At the office with the Chicago Cubs-St. Louis Cardinals game on ESPN’s Sunday Night Baseball.
With the announcement of Lou Piniella set to leave as Cubs manager following the season, all sorts of relatively big names in the baseball world and the Cubs world have been linked to the job.
ESPN had a graphic including many of those names. I figured I’d break down the candidates.
- Ryne Sandberg. The former Cubs icon has spent the last four seasons managing in the team’s farm system. I’m guessing he’s a popular choice among the team’s loyal fan base. But you have to wonder too if this is the best thing for Sandberg, taking over a team that hasn’t won a World Series in over 100 years. Bit of a gamble for his legacy, but if he led the Cubs to a championship, his status in the Windy City would untouchable.
- Alan Trammell. The former Detroit Tigers manager and icon is currently the bench coach for Piniella. He managed the Tigers to a .383 winning percentage from 2003-05 before giving way to the team’s renaissance under present manager Jim Leyland.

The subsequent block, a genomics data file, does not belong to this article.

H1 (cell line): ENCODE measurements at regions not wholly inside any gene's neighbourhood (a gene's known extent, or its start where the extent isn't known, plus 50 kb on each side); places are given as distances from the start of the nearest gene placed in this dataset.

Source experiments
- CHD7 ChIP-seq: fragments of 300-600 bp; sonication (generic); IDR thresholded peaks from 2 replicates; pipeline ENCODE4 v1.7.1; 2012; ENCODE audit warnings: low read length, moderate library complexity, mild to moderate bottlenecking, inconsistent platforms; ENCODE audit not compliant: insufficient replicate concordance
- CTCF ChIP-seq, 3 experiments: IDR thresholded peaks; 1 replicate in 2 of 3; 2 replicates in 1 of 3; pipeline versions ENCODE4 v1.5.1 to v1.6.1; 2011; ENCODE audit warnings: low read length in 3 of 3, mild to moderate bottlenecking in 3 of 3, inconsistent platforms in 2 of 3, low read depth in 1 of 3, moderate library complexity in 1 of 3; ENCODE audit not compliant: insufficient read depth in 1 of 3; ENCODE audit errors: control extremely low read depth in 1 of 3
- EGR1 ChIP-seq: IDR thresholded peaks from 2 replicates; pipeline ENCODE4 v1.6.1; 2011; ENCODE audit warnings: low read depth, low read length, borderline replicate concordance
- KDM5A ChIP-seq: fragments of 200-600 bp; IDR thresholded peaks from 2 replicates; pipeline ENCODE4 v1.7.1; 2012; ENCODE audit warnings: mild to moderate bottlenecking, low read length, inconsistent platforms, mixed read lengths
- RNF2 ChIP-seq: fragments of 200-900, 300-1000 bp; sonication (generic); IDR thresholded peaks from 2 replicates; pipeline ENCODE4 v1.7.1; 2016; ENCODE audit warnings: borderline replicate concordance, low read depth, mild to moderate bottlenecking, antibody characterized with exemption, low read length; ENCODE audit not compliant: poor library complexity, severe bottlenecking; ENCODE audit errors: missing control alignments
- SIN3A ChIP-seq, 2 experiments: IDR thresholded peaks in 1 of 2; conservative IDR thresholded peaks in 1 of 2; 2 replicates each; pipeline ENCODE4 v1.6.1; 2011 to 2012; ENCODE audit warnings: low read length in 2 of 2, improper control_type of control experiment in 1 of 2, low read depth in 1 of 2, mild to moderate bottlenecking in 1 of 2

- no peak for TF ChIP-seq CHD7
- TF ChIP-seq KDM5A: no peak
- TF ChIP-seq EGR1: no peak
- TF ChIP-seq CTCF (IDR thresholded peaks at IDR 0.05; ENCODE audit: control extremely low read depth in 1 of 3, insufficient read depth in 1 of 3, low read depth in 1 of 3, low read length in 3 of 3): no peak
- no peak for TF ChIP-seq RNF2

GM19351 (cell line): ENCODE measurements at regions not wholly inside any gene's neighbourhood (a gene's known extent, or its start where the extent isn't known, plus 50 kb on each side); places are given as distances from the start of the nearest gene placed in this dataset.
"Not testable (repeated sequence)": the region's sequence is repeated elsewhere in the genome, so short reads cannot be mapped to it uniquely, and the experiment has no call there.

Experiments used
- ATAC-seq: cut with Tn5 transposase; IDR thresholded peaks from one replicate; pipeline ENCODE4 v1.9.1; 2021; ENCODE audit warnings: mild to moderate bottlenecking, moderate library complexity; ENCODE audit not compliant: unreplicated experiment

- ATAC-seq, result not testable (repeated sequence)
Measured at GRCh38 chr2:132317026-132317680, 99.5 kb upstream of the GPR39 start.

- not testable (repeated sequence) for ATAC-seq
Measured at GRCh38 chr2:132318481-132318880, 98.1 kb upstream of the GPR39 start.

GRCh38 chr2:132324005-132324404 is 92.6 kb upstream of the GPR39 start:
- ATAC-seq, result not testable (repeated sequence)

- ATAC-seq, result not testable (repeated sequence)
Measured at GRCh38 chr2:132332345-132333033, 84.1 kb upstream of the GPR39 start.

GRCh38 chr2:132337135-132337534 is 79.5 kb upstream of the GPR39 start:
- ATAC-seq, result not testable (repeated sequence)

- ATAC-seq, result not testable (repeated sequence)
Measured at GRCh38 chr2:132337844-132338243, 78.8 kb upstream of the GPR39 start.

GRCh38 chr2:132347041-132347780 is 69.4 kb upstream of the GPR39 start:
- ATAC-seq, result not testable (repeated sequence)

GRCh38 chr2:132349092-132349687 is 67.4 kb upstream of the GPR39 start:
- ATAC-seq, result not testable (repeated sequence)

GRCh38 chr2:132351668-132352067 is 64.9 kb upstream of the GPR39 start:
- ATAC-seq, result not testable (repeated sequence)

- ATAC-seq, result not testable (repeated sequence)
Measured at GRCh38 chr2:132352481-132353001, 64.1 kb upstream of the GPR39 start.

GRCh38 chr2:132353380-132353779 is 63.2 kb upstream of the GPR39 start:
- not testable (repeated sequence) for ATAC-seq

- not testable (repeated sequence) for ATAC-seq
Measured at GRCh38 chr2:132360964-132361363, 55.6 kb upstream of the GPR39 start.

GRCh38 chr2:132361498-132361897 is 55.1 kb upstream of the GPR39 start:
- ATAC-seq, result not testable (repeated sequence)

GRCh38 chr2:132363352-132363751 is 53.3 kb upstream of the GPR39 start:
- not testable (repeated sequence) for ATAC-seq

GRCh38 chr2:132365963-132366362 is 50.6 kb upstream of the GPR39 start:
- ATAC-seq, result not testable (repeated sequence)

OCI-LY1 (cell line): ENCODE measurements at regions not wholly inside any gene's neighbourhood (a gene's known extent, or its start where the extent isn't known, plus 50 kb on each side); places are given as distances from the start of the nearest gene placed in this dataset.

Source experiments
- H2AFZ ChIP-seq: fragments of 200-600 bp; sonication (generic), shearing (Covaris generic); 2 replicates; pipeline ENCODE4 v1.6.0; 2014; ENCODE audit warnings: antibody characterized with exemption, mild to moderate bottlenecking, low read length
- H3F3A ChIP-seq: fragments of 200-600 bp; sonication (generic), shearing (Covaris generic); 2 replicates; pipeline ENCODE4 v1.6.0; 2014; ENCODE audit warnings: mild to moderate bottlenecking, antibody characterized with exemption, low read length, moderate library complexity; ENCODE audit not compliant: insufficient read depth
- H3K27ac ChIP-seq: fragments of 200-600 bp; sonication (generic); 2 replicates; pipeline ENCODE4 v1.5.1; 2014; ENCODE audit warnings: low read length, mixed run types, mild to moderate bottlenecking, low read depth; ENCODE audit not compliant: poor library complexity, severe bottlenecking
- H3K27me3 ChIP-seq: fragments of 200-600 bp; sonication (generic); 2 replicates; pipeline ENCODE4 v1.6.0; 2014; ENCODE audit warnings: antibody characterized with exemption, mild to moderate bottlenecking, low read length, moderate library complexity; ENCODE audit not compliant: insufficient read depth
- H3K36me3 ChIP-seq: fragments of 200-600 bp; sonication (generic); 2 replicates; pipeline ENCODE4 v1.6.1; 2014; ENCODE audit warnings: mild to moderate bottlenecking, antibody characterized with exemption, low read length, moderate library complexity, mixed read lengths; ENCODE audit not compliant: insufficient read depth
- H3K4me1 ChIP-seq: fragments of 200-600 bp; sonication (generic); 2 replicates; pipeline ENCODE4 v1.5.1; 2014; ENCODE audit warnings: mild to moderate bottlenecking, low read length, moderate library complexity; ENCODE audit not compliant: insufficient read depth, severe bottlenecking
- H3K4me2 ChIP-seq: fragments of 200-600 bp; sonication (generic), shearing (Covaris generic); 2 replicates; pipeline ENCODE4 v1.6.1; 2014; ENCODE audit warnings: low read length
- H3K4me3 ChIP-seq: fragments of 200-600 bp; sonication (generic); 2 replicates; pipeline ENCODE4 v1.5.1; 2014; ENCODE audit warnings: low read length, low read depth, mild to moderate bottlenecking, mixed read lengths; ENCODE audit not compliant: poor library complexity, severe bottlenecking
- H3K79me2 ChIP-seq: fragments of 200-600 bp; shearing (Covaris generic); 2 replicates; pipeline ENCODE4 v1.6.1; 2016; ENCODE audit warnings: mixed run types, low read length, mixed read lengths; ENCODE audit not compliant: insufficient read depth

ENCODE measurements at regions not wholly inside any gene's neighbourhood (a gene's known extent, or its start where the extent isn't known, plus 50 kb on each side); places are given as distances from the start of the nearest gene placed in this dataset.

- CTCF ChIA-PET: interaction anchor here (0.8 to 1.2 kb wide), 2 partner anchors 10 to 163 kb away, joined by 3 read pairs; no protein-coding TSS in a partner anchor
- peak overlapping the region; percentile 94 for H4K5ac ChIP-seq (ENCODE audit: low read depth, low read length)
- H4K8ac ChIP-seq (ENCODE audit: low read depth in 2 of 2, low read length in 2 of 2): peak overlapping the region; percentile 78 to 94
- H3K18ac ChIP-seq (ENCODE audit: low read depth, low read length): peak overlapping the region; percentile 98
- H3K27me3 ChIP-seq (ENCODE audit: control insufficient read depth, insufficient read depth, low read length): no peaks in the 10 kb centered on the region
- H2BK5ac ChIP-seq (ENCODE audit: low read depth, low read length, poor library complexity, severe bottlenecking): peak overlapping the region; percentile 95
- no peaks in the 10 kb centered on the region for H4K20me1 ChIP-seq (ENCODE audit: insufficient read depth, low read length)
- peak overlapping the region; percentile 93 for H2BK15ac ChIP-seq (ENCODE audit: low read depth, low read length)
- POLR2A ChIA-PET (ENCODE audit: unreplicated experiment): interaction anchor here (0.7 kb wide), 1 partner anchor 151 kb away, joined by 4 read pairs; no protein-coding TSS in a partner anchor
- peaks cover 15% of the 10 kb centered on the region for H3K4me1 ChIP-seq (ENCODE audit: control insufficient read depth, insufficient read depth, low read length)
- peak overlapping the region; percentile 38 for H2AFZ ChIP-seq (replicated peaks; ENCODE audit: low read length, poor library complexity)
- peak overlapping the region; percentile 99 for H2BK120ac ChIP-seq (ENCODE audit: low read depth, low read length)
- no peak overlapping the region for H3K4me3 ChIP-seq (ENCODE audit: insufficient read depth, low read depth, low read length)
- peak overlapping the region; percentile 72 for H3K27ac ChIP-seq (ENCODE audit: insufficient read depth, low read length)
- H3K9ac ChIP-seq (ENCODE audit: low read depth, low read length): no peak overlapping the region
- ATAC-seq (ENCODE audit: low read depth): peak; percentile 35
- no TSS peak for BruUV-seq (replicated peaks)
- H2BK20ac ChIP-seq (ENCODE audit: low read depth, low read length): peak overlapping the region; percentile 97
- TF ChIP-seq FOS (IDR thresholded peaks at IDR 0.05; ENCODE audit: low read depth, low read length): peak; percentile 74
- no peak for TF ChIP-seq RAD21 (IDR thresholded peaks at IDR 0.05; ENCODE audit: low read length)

- Joe Torre. It’s one thing to win in New York, but if Torre could bring a title to the Cubbies, that would be something. Torre going to the Cubs makes a lot of sense to me. It’s been reported that the Cubs owners want to make a big splash, and who better than to land Torre. And from Torre’s perspective, the ownership issues in LA might have him yearning to move on. I’m sure he doesn’t miss the pressure-cooker of the Bronx, and Wrigley Field couldn’t be farther away from that environment.
- Joe Girardi. I’ve heard a couple of TV pundits say that the New York Yankees current manager has said he wants to one day manage the Cubs. Well, that day is not today. I’d be shocked if he went there. He’s got the best job in sports, at least when the organization is being run properly.
- Bob Brenly. The Chicago Cubs broadcaster led the Arizona Diamondbacks to a World Series title in 2001 as manager. Despite the memborable championship, I don’t see Brenly as a "big splash" kind of hire. I do think he’s a solid color commentator though.
- Bobby Valentine. Hey, why not? If there’s a job open, he’s a candidate these days. He didn’t exactly shoot down the idea while working as an ESPN analyst on Sunday, saying the job is one any potential manager would want. And he still considers himself that on occasion.
- Lou Piniella. Isn’t it possible that he simply changes mind? OK, probably not. I just finished reading Bill Madden‘s biography of George Steinbrenner, so the manager flip-flop is still on the surface of my brain.
If I had to make a prediction right now, I’m leaning toward Torre or possibly Sandberg. But ask me again in October.